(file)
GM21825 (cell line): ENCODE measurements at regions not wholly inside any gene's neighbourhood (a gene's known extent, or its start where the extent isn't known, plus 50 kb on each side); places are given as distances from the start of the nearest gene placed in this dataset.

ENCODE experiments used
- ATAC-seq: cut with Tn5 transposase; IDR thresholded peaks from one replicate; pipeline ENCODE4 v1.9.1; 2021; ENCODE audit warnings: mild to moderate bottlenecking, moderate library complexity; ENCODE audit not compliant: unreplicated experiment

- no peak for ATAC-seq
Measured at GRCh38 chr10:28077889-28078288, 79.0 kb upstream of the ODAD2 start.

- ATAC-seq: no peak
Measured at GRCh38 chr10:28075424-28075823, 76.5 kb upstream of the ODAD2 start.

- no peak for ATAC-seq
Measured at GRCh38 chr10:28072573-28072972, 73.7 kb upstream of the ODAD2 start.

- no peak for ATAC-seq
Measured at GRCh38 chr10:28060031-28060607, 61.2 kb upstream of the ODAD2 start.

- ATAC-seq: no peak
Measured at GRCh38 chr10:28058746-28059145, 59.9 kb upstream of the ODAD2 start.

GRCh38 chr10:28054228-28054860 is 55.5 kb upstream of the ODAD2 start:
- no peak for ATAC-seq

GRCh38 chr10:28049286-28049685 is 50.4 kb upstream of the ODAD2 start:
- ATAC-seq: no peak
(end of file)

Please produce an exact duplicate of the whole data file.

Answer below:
GM21825 (cell line): ENCODE measurements at regions not wholly inside any gene's neighbourhood (a gene's known extent, or its start where the extent isn't known, plus 50 kb on each side); places are given as distances from the start of the nearest gene placed in this dataset.

ENCODE experiments used
- ATAC-seq: cut with Tn5 transposase; IDR thresholded peaks from one replicate; pipeline ENCODE4 v1.9.1; 2021; ENCODE audit warnings: mild to moderate bottlenecking, moderate library complexity; ENCODE audit not compliant: unreplicated experiment

- no peak for ATAC-seq
Measured at GRCh38 chr10:28077889-28078288, 79.0 kb upstream of the ODAD2 start.

- ATAC-seq: no peak
Measured at GRCh38 chr10:28075424-28075823, 76.5 kb upstream of the ODAD2 start.

- no peak for ATAC-seq
Measured at GRCh38 chr10:28072573-28072972, 73.7 kb upstream of the ODAD2 start.

- no peak for ATAC-seq
Measured at GRCh38 chr10:28060031-28060607, 61.2 kb upstream of the ODAD2 start.

- ATAC-seq: no peak
Measured at GRCh38 chr10:28058746-28059145, 59.9 kb upstream of the ODAD2 start.

GRCh38 chr10:28054228-28054860 is 55.5 kb upstream of the ODAD2 start:
- no peak for ATAC-seq

GRCh38 chr10:28049286-28049685 is 50.4 kb upstream of the ODAD2 start:
- ATAC-seq: no peak